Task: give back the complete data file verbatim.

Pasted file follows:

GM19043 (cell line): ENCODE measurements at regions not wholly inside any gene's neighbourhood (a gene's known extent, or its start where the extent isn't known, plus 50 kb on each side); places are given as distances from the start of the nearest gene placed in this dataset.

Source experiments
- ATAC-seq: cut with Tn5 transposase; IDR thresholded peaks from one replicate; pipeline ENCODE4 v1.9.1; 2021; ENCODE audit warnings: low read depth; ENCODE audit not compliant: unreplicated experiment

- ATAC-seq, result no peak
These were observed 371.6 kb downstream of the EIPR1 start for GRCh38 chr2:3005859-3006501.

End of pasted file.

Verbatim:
GM19043 (cell line): ENCODE measurements at regions not wholly inside any gene's neighbourhood (a gene's known extent, or its start where the extent isn't known, plus 50 kb on each side); places are given as distances from the start of the nearest gene placed in this dataset.

Source experiments
- ATAC-seq: cut with Tn5 transposase; IDR thresholded peaks from one replicate; pipeline ENCODE4 v1.9.1; 2021; ENCODE audit warnings: low read depth; ENCODE audit not compliant: unreplicated experiment

- ATAC-seq, result no peak
These were observed 371.6 kb downstream of the EIPR1 start for GRCh38 chr2:3005859-3006501.